We've lost count of how many times insiders have accumulated shares in a company that goes on to improve markedly. Unfortunately, there are also plenty of examples of share prices declining precipitously after insiders have sold shares. So before you buy or sell Pro-Pac Packaging Limited (ASX:PPG), you may well want to know whether insiders have been buying or selling.
What Is Insider Selling?
Most investors know that it is quite permissible for company leaders, such as directors of the board, to buy and sell stock in the company. However, such insiders must disclose their trading activities, and not trade on inside information.
Insider transactions are not the most important thing when it comes to long-term investing. But logic dictates you should pay some attention to whether insiders are buying or selling shares. For example, a Harvard University study found that 'insider purchases earn abnormal returns of more than 6% per year.
Pro-Pac Packaging Insider Transactions Over The Last Year
In the last twelve months, the biggest single purchase by an insider was when Non-Executive Independent Chairman Jonathan Ling bought AU$200k worth of shares at a price of AU$0.14 per share. So it's clear an insider wanted to buy, even at a higher price than the current share price (being AU$0.12). Their view may have changed since then, but at least it shows they felt optimistic at the time. In our view, the price an insider pays for shares is very important. Generally speaking, it catches our eye when insiders have purchased shares at above current prices, as it suggests they believed the shares were worth buying, even at a higher price.
Pro-Pac Packaging insiders may have bought shares in the last year, but they didn't sell any. You can see a visual depiction of insider transactions (by individuals) over the last 12 months, below. By clicking on the graph below, you can see the precise details of each insider transaction!
Pro-Pac Packaging is not the only stock that insiders are buying. For those who like to find winning investments this free list of growing companies with recent insider purchasing, could be just the ticket.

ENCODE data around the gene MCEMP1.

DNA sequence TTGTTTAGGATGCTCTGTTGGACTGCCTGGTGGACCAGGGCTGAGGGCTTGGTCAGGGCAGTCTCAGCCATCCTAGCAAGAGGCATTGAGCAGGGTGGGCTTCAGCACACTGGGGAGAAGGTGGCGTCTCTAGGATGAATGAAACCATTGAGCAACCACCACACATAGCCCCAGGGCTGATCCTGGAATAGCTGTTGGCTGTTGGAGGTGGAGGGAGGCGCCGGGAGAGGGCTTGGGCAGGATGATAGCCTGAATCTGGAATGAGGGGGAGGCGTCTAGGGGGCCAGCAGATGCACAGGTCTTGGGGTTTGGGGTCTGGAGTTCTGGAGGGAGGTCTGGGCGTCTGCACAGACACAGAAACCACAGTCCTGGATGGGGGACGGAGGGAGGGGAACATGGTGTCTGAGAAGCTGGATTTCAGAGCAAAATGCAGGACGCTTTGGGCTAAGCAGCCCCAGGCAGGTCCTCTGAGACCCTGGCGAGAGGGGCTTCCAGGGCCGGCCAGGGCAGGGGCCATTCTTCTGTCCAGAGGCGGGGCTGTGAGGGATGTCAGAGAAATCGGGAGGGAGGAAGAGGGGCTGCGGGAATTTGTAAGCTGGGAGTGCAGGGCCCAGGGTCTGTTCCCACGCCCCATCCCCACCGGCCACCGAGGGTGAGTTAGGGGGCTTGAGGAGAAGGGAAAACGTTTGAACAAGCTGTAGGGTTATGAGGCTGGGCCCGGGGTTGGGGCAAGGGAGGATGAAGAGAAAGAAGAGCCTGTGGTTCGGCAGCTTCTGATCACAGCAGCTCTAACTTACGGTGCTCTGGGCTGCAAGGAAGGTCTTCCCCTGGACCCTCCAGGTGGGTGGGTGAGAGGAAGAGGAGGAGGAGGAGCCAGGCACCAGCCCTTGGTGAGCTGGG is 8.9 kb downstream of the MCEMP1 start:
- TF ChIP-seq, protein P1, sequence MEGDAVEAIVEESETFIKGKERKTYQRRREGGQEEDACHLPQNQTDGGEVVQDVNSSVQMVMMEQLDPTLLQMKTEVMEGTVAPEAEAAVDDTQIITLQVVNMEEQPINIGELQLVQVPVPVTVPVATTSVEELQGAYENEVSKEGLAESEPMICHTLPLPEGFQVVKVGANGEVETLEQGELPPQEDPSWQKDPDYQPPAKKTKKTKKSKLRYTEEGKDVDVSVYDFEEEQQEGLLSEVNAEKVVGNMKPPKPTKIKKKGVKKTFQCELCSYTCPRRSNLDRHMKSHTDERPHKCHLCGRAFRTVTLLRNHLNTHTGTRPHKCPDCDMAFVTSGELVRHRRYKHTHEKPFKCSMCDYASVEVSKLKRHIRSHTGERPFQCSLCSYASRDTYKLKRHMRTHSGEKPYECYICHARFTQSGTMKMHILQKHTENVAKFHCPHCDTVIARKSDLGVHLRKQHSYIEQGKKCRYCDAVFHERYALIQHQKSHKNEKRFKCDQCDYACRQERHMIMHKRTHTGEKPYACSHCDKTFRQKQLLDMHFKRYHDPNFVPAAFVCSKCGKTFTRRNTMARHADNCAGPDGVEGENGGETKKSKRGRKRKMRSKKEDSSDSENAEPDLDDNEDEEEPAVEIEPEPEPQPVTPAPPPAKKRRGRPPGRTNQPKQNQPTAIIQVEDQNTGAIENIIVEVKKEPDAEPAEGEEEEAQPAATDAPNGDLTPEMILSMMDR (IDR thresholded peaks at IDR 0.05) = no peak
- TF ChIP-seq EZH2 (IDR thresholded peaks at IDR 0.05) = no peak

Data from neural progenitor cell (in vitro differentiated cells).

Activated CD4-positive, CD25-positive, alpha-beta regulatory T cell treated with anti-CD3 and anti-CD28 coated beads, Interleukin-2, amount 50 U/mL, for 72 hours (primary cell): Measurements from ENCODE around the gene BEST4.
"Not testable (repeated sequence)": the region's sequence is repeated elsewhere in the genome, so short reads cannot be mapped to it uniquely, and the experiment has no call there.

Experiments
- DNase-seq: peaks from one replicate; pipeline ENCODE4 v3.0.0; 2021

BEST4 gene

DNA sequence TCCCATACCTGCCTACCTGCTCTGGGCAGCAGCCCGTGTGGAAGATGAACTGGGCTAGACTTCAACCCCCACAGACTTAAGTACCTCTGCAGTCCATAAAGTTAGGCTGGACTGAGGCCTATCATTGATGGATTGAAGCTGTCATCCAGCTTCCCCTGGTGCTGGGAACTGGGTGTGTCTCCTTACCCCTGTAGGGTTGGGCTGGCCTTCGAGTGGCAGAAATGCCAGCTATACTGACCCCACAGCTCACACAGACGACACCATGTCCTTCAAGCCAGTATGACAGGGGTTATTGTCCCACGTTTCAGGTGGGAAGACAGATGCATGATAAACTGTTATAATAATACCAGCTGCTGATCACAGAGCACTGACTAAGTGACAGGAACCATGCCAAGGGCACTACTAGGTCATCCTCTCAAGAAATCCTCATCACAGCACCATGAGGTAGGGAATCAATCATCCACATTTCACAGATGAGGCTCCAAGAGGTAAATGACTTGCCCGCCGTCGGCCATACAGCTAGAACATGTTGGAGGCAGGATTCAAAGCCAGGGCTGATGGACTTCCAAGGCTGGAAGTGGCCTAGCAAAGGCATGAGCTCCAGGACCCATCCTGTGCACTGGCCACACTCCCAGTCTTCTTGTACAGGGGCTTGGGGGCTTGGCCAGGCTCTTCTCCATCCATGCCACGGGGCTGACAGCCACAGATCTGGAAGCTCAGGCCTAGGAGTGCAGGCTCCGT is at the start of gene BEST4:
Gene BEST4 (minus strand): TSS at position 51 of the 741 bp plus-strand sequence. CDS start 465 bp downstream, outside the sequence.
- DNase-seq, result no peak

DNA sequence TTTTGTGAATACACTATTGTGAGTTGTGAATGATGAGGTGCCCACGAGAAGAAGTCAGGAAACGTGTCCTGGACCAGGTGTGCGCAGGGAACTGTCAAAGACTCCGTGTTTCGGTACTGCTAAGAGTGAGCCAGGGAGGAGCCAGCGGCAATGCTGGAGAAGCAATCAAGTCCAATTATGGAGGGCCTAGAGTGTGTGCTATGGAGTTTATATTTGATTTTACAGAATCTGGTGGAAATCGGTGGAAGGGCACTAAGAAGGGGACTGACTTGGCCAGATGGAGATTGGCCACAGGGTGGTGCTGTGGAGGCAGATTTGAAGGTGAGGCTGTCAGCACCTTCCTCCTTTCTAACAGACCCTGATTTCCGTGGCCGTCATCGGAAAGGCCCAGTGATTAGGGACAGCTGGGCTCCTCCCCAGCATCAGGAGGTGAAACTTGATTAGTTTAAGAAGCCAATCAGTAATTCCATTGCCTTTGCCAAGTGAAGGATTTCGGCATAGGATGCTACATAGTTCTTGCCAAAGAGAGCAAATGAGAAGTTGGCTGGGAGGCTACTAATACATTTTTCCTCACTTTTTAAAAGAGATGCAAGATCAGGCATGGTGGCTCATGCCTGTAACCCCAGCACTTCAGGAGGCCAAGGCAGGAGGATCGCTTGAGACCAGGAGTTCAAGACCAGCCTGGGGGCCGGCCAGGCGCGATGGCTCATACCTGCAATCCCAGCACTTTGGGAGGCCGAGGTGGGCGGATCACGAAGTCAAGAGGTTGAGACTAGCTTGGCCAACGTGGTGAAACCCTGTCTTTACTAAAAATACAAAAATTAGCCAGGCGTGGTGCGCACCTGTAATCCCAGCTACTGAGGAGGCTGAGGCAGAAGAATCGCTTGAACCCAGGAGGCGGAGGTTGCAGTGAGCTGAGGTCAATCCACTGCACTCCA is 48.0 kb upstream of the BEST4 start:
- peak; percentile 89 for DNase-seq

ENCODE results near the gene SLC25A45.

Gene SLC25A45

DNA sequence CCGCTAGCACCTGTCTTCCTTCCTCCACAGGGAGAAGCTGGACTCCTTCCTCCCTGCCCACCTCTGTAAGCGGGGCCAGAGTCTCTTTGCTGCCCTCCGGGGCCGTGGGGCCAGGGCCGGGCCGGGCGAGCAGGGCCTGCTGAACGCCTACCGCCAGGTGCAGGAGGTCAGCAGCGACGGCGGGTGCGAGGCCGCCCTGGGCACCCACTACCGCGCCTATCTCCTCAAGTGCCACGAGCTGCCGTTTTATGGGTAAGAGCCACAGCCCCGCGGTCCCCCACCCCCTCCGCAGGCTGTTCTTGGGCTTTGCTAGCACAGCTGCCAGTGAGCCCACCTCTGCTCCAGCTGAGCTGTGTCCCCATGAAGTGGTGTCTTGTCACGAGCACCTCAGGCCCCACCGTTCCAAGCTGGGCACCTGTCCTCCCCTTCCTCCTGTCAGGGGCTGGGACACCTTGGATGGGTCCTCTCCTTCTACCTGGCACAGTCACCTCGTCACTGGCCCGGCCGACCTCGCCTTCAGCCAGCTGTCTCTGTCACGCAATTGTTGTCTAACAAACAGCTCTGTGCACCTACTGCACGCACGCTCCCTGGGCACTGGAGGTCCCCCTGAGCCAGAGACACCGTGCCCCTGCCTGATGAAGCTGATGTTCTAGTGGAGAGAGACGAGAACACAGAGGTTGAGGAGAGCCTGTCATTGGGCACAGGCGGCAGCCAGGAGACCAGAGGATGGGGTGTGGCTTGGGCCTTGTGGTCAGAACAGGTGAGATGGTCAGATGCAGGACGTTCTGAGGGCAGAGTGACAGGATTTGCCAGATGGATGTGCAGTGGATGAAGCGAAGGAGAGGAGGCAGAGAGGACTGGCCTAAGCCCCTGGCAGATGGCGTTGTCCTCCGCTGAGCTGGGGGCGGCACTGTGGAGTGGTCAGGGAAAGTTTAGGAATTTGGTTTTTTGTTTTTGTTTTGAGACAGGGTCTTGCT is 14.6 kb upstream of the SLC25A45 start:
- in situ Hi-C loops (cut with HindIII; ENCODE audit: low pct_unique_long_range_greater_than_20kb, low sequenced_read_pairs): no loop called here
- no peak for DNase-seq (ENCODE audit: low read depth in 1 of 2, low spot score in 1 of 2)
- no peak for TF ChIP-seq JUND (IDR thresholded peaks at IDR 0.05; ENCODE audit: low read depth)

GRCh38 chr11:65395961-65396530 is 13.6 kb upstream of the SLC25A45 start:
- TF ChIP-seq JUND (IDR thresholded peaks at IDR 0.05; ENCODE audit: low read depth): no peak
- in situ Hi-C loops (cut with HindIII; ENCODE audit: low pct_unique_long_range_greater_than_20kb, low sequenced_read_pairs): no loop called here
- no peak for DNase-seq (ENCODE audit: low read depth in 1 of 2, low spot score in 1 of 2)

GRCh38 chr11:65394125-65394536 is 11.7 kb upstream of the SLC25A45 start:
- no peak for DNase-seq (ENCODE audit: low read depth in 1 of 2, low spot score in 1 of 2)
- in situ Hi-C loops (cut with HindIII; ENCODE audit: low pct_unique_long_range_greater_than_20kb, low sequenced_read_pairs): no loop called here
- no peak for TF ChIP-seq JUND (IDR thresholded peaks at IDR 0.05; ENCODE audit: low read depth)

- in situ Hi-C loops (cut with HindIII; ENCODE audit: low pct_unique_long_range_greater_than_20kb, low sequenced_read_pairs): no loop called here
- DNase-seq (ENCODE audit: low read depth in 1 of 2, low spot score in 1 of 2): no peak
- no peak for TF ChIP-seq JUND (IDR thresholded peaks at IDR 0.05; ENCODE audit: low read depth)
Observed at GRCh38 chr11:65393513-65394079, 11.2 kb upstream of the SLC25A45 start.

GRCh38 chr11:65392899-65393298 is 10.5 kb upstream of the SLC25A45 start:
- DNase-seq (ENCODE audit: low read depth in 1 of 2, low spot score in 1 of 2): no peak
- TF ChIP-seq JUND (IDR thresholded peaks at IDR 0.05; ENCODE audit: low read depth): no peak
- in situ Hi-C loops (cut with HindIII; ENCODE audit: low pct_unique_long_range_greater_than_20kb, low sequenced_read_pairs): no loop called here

Does Pro-Pac Packaging Boast High Insider Ownership?
I like to look at how many shares insiders own in a company, to help inform my view of how aligned they are with insiders. A high insider ownership often makes company leadership more mindful of shareholder interests. From our data, it seems that Pro-Pac Packaging insiders own 7.4% of the company, worth about AU$7.2m. But they may have an indirect interest through a corporate structure that we haven't picked up on. Overall, this level of ownership isn't that impressive, but it's certainly better than nothing!
So What Does This Data Suggest About Pro-Pac Packaging Insiders?
It doesn't really mean much that no insider has traded Pro-Pac Packaging shares in the last quarter. On a brighter note, the transactions over the last year are encouraging. We'd like to see bigger individual holdings. However, we don't see anything to make us think Pro-Pac Packaging insiders are doubting the company. I like to dive deeper into how a company has performed in the past. You can find historic revenue and earnings in this detailed graph.
But note: Pro-Pac Packaging may not be the best stock to buy. So take a peek at this free list of interesting companies with high ROE and low debt.
For the purposes of this article, insiders are those individuals who report their transactions to the relevant regulatory body. We currently account for open market transactions and private dispositions, but not derivative transactions.
If you spot an error that warrants correction, please contact the editor at firstname.lastname@example.org. This article by Simply Wall St is general in nature. It does not constitute a recommendation to buy or sell any stock, and does not take account of your objectives, or your financial situation. Simply Wall St has no position in the stocks mentioned.
We aim to bring you long-term focused research analysis driven by fundamental data. Note that our analysis may not factor in the latest price-sensitive company announcements or qualitative material. Thank you for reading.